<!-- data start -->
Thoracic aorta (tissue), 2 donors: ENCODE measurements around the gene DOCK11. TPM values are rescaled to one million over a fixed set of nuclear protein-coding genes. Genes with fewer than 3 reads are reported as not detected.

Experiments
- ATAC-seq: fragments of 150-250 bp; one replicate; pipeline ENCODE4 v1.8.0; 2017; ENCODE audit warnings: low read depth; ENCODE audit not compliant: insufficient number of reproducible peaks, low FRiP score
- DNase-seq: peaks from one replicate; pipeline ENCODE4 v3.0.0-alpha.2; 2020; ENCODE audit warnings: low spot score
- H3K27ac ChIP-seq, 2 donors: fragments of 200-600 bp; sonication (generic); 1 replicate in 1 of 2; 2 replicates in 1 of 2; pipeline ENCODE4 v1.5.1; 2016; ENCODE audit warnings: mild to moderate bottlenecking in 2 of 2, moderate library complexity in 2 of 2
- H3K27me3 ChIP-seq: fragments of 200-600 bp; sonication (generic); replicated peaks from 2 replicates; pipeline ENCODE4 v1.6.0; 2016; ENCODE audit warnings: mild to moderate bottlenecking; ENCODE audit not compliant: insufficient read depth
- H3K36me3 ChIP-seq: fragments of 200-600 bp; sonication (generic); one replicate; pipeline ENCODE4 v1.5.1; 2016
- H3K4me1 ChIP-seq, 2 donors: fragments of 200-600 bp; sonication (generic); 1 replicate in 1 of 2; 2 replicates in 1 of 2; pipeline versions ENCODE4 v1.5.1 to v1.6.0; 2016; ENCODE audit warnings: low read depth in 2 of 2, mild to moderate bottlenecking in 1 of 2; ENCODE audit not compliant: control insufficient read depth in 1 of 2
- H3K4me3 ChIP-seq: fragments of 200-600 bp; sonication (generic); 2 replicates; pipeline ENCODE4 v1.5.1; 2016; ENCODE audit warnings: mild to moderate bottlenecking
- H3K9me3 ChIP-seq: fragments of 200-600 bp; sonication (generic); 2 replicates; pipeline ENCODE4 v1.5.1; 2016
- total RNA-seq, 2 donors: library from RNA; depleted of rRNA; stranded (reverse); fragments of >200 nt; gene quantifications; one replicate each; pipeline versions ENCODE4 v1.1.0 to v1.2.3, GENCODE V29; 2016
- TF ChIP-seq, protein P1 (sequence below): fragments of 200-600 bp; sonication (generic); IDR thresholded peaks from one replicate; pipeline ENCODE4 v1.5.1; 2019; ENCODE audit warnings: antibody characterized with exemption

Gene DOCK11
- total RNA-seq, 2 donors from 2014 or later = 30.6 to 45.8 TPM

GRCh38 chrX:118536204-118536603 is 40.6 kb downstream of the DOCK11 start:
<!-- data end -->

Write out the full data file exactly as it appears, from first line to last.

Thoracic aorta (tissue), 2 donors: ENCODE measurements around the gene DOCK11. TPM values are rescaled to one million over a fixed set of nuclear protein-coding genes. Genes with fewer than 3 reads are reported as not detected.

Experiments
- ATAC-seq: fragments of 150-250 bp; one replicate; pipeline ENCODE4 v1.8.0; 2017; ENCODE audit warnings: low read depth; ENCODE audit not compliant: insufficient number of reproducible peaks, low FRiP score
- DNase-seq: peaks from one replicate; pipeline ENCODE4 v3.0.0-alpha.2; 2020; ENCODE audit warnings: low spot score
- H3K27ac ChIP-seq, 2 donors: fragments of 200-600 bp; sonication (generic); 1 replicate in 1 of 2; 2 replicates in 1 of 2; pipeline ENCODE4 v1.5.1; 2016; ENCODE audit warnings: mild to moderate bottlenecking in 2 of 2, moderate library complexity in 2 of 2
- H3K27me3 ChIP-seq: fragments of 200-600 bp; sonication (generic); replicated peaks from 2 replicates; pipeline ENCODE4 v1.6.0; 2016; ENCODE audit warnings: mild to moderate bottlenecking; ENCODE audit not compliant: insufficient read depth
- H3K36me3 ChIP-seq: fragments of 200-600 bp; sonication (generic); one replicate; pipeline ENCODE4 v1.5.1; 2016
- H3K4me1 ChIP-seq, 2 donors: fragments of 200-600 bp; sonication (generic); 1 replicate in 1 of 2; 2 replicates in 1 of 2; pipeline versions ENCODE4 v1.5.1 to v1.6.0; 2016; ENCODE audit warnings: low read depth in 2 of 2, mild to moderate bottlenecking in 1 of 2; ENCODE audit not compliant: control insufficient read depth in 1 of 2
- H3K4me3 ChIP-seq: fragments of 200-600 bp; sonication (generic); 2 replicates; pipeline ENCODE4 v1.5.1; 2016; ENCODE audit warnings: mild to moderate bottlenecking
- H3K9me3 ChIP-seq: fragments of 200-600 bp; sonication (generic); 2 replicates; pipeline ENCODE4 v1.5.1; 2016
- total RNA-seq, 2 donors: library from RNA; depleted of rRNA; stranded (reverse); fragments of >200 nt; gene quantifications; one replicate each; pipeline versions ENCODE4 v1.1.0 to v1.2.3, GENCODE V29; 2016
- TF ChIP-seq, protein P1 (sequence below): fragments of 200-600 bp; sonication (generic); IDR thresholded peaks from one replicate; pipeline ENCODE4 v1.5.1; 2019; ENCODE audit warnings: antibody characterized with exemption

Gene DOCK11
- total RNA-seq, 2 donors from 2014 or later = 30.6 to 45.8 TPM

GRCh38 chrX:118536204-118536603 is 40.6 kb downstream of the DOCK11 start: